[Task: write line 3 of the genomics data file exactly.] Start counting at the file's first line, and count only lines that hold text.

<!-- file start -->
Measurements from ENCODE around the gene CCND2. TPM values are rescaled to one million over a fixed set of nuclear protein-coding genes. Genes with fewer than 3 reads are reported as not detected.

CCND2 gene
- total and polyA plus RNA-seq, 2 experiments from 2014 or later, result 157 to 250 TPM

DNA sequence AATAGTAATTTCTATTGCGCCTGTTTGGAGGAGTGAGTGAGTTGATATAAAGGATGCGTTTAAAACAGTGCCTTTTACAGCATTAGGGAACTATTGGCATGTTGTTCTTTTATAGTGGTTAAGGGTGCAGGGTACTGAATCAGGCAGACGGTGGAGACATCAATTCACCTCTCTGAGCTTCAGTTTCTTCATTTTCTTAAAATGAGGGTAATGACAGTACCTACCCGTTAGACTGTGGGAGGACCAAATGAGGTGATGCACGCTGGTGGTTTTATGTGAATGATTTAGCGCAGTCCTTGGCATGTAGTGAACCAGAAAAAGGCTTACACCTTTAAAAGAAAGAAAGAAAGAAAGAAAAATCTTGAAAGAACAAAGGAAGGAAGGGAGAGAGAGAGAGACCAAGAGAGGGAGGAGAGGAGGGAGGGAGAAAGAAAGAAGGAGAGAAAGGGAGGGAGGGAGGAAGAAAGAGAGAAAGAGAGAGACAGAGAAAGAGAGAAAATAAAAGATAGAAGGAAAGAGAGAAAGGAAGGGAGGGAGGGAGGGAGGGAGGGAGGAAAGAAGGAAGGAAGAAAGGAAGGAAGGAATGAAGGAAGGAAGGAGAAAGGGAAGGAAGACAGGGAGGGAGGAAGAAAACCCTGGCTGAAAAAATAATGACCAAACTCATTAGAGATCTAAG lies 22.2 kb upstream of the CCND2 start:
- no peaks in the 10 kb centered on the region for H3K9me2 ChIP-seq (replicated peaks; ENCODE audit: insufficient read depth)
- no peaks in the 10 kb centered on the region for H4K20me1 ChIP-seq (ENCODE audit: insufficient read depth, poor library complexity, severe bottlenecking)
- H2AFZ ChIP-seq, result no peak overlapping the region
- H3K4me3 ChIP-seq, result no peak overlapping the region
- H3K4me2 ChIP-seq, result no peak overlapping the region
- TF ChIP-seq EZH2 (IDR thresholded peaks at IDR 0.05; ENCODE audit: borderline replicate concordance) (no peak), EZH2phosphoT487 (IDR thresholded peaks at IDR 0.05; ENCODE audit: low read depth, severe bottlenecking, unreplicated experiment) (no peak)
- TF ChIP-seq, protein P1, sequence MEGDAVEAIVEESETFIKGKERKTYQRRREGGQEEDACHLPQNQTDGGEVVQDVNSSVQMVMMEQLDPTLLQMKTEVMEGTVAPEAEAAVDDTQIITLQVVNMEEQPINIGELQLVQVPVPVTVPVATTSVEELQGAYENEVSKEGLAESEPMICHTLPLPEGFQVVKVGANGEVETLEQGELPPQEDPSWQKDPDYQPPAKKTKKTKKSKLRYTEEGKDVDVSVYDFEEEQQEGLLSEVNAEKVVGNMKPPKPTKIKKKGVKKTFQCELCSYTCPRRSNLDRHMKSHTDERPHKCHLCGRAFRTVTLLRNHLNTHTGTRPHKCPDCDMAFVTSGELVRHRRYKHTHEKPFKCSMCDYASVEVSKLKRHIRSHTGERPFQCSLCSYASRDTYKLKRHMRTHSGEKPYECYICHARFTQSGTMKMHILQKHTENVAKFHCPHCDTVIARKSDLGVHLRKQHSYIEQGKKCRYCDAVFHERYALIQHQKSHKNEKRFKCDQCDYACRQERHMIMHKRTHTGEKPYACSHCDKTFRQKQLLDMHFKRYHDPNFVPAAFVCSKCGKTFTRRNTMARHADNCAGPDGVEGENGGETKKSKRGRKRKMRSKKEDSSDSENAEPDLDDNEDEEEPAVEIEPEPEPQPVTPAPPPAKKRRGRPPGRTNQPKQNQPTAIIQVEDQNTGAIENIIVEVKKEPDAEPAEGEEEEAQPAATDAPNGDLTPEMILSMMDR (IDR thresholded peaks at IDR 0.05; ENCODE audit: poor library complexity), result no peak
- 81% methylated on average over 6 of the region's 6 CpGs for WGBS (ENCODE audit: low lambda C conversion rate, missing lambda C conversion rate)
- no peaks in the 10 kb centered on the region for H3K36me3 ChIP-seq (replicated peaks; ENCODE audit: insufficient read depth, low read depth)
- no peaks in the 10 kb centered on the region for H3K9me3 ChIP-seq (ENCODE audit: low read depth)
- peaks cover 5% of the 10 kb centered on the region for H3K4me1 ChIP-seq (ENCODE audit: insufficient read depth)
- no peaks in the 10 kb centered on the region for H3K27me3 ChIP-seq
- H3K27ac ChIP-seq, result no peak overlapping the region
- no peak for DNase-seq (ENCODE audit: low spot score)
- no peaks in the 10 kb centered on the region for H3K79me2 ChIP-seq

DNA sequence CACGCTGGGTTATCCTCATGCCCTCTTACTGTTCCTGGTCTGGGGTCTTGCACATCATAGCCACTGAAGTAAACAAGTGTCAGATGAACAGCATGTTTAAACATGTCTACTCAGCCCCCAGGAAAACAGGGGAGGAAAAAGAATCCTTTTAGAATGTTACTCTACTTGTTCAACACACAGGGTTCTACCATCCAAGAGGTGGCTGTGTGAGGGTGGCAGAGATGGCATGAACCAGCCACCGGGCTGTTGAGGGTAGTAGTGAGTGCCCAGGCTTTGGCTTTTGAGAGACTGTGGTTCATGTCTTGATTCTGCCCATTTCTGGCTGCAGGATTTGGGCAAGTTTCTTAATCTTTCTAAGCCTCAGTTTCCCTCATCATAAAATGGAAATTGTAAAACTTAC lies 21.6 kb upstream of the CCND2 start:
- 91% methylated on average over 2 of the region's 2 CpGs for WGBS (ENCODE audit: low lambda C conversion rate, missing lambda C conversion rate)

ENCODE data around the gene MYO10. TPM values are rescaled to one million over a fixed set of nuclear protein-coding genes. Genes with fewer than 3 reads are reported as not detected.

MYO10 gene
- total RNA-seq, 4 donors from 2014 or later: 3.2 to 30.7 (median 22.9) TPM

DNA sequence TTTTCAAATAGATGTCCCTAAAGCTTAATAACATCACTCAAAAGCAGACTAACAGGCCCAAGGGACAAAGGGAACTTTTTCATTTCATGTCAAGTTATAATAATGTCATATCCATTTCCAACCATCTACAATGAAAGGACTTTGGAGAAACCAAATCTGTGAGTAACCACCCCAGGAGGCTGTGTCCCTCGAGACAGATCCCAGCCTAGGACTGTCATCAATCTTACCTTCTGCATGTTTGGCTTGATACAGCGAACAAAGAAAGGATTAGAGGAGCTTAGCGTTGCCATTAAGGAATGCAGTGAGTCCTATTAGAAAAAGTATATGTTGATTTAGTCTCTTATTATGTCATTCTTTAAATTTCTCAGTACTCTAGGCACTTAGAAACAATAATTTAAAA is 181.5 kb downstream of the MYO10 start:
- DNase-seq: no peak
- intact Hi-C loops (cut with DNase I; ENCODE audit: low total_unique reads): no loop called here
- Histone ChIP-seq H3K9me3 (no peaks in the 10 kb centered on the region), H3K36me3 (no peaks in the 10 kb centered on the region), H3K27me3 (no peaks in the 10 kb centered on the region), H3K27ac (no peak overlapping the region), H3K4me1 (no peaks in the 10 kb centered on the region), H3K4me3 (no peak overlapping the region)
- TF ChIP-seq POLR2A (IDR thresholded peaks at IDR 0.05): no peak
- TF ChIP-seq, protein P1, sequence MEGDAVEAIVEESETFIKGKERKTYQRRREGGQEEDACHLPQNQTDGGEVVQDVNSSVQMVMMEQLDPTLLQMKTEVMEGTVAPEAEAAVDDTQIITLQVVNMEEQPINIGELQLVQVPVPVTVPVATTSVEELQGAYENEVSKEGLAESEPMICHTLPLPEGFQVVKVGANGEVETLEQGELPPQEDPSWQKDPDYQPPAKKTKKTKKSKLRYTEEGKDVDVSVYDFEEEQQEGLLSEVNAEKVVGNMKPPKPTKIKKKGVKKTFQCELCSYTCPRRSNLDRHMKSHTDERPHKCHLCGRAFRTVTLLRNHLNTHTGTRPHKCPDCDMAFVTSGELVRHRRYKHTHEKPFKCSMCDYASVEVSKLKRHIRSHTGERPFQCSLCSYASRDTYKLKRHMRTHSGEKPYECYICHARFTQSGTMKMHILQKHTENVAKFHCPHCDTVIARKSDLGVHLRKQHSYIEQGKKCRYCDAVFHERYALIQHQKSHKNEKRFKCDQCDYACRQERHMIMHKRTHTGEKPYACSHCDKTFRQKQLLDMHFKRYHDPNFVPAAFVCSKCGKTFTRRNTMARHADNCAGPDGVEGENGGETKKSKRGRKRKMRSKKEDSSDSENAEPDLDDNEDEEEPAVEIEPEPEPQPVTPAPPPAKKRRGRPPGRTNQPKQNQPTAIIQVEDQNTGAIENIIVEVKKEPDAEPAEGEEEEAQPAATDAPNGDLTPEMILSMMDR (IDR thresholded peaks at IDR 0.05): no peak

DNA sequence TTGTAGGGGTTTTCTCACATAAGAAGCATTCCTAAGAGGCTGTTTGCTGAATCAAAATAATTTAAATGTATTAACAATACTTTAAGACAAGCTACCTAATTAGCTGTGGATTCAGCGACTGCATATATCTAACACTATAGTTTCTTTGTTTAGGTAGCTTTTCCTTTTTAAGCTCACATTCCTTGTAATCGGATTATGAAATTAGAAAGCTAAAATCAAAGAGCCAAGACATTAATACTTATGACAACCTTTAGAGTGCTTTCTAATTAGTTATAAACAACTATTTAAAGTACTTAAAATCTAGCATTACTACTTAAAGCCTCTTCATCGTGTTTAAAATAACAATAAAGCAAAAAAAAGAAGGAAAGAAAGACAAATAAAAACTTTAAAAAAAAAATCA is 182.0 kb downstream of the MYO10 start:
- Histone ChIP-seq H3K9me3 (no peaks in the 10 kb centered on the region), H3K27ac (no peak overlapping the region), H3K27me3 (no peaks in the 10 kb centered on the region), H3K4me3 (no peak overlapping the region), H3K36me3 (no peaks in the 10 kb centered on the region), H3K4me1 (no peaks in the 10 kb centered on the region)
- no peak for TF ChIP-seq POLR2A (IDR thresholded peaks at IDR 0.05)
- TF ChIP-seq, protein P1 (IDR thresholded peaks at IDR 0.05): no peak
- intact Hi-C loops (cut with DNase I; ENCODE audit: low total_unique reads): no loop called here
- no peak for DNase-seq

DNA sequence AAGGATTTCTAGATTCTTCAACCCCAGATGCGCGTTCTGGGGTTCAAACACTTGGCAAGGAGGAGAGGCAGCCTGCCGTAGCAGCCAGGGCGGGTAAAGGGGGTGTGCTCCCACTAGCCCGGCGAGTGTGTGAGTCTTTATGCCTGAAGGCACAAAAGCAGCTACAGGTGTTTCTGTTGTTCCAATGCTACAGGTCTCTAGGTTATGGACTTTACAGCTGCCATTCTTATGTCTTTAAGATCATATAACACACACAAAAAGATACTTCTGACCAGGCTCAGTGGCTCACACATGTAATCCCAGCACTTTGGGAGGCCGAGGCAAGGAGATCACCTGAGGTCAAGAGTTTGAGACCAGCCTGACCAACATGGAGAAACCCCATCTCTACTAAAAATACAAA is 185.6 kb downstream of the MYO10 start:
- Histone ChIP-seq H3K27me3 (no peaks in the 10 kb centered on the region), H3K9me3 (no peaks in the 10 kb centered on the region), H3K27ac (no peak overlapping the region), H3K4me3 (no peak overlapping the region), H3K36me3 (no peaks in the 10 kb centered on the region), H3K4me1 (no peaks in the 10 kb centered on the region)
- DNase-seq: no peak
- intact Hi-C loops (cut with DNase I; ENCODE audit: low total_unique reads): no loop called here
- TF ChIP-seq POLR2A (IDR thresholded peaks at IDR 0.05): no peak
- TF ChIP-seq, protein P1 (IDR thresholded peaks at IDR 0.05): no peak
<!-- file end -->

- total and polyA plus RNA-seq, 2 experiments from 2014 or later, result 157 to 250 TPM